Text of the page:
Early in her career as a learning specialist, Mary Willingham was in her office when a basketball player at the University of North Carolina walked in looking for help with his classwork.
He couldn’t read or write.
“And I kind of panicked. What do you do with that?” she said, recalling the meeting.
Willingham’s job was to help athletes who weren’t quite ready academically for the work required at UNC at Chapel Hill, one of the country’s top public universities.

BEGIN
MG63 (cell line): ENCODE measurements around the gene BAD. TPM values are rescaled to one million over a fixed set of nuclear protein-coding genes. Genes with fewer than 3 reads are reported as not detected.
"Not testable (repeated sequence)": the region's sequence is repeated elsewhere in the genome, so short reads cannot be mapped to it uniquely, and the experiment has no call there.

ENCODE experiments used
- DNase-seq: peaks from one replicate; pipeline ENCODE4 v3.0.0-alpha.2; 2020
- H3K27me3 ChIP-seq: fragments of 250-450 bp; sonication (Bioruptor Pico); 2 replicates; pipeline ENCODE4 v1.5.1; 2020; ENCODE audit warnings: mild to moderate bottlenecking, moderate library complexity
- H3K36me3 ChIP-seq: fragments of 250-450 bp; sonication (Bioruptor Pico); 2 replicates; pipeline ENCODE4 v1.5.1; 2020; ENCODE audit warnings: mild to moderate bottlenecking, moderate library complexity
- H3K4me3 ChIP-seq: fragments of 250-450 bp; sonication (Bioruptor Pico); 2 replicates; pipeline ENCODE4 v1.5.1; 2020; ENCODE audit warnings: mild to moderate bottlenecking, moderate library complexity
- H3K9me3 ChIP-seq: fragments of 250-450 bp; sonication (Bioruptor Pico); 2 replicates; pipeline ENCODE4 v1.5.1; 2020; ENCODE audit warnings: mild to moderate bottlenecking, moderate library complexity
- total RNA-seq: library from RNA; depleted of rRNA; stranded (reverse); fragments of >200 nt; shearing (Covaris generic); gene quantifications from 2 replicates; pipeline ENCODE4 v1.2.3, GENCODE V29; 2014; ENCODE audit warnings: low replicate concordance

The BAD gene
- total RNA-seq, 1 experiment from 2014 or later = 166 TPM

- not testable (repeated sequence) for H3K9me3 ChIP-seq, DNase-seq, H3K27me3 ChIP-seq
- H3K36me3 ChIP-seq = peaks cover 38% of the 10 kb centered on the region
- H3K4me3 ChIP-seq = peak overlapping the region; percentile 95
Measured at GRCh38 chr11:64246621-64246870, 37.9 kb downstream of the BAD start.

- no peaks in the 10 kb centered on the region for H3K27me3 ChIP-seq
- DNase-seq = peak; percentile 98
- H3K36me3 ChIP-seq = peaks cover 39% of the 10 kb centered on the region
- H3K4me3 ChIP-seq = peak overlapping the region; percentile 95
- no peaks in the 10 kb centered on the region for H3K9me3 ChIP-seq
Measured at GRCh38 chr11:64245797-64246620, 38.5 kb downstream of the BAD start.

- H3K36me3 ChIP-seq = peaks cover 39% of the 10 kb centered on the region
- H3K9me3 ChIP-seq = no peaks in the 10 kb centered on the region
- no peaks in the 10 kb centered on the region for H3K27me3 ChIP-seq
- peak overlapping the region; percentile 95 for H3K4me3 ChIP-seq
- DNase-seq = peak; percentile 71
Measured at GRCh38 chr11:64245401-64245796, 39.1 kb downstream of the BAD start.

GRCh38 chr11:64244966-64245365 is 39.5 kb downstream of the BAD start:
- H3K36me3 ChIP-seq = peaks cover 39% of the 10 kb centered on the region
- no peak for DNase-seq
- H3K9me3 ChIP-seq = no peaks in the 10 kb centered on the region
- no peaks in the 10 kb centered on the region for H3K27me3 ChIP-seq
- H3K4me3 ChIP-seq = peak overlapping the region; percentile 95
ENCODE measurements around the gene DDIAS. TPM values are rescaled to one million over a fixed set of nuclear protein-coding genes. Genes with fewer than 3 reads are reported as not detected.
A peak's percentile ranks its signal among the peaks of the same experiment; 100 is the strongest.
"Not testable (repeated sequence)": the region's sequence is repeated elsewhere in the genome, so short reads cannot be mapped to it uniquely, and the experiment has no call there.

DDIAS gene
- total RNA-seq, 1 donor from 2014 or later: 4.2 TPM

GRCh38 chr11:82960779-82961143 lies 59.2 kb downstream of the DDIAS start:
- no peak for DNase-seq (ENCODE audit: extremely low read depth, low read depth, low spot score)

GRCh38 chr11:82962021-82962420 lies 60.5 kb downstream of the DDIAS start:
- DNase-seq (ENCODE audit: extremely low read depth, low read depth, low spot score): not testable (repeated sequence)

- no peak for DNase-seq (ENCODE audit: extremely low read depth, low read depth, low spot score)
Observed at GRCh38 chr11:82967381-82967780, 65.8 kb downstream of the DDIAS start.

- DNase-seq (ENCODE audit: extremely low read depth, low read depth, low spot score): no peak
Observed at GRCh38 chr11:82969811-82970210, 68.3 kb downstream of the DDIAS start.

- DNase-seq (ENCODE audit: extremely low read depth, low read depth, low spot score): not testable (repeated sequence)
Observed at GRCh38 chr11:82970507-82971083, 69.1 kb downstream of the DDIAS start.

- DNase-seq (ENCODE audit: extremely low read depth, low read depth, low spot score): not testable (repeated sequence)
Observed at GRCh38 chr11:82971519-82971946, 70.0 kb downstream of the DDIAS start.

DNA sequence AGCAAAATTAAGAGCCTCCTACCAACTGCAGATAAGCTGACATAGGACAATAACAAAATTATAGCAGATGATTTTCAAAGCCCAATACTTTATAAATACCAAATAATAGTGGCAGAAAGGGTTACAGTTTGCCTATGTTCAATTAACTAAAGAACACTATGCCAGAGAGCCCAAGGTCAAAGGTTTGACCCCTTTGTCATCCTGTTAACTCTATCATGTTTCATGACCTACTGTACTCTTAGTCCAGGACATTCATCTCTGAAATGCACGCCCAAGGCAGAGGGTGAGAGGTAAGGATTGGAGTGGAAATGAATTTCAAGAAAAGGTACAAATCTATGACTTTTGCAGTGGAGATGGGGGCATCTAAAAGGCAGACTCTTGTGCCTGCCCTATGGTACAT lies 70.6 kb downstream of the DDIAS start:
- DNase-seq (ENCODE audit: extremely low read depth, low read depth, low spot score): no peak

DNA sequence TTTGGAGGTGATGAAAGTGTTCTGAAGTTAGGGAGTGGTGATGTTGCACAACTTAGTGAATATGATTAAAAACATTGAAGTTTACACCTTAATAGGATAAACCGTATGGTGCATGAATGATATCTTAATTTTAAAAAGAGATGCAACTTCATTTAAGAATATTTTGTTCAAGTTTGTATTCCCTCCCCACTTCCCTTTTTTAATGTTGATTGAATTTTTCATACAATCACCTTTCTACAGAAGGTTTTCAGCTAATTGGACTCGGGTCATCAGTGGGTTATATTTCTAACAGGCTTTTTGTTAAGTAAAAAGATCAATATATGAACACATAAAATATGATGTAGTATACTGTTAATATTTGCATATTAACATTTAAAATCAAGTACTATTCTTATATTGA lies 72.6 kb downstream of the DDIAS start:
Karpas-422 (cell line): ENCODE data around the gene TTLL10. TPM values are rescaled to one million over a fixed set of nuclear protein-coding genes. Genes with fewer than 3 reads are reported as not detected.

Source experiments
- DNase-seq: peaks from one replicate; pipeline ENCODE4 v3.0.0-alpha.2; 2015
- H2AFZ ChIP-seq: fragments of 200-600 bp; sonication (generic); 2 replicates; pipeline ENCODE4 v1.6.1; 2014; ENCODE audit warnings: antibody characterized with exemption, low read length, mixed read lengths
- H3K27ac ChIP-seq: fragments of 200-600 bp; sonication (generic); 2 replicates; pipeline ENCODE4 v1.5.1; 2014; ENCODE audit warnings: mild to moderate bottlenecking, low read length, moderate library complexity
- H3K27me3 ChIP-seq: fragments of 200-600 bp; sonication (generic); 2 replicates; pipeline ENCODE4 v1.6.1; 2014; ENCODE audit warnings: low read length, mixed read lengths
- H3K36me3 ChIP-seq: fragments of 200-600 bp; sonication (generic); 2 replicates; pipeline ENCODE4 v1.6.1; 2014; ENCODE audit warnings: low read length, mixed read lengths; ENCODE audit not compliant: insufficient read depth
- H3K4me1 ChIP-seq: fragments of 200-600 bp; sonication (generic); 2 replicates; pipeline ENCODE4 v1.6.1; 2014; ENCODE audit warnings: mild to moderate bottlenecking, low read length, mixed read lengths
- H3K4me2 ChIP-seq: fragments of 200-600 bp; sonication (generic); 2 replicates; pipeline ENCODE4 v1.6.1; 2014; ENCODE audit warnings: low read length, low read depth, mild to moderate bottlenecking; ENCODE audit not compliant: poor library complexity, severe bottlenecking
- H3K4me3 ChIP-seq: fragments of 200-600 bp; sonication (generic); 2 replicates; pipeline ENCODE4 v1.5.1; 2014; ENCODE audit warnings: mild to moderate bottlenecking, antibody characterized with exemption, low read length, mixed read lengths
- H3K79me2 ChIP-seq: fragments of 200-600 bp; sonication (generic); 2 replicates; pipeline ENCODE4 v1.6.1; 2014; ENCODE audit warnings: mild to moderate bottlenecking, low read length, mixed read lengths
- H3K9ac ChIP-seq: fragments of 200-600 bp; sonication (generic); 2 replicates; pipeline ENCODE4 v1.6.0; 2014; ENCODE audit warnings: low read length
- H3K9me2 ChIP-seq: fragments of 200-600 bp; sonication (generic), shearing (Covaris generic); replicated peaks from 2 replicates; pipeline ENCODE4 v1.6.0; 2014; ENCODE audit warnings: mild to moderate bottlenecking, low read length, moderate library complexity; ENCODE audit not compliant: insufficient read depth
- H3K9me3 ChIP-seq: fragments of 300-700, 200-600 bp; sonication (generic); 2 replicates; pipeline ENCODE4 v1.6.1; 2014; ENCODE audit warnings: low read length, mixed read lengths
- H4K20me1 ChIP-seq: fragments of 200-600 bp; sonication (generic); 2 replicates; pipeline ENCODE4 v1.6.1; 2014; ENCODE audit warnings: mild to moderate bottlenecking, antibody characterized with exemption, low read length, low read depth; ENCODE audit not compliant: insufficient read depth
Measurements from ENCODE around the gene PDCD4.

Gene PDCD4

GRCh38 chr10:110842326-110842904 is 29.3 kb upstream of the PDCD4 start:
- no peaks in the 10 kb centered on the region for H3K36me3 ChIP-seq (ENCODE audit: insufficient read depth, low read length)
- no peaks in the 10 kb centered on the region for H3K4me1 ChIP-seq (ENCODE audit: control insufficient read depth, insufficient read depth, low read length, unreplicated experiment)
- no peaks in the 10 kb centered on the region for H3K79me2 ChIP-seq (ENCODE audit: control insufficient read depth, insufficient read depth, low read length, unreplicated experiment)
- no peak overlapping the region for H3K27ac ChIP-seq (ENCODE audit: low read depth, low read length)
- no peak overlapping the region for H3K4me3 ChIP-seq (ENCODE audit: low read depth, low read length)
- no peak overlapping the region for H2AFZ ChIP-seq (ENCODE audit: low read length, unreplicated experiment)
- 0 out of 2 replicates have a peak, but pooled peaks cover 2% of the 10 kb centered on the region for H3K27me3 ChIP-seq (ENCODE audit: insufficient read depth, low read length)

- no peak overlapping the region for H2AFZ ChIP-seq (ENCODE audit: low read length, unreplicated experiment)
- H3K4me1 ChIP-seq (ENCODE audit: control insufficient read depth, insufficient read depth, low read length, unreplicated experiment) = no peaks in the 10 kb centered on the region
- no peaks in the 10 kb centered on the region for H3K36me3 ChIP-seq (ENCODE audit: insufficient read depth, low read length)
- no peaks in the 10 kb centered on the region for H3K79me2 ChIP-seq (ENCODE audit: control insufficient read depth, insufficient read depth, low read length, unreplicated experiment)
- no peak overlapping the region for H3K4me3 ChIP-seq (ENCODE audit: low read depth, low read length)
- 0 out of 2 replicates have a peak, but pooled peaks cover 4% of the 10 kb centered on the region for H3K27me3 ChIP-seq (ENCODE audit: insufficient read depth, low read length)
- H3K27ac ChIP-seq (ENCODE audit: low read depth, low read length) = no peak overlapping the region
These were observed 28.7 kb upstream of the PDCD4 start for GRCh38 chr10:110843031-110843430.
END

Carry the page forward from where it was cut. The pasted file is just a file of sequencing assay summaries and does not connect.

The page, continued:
But she was shocked that one couldn’t read. And then she found he was not an anomaly.
Soon, she’d meet a student-athlete who couldn’t read multisyllabic words. She had to teach him to sound out Wis-con-sin, as kids do in elementary school.
And then another came with this request: “If I could teach him to read well enough so he could read about himself in the news, because that was something really important to him,” Willingham said.
Student-athletes who can’t read well, but play in the money-making collegiate sports of football and basketball, are not a new phenomenon, and they certainly aren’t found only at UNC-Chapel Hill.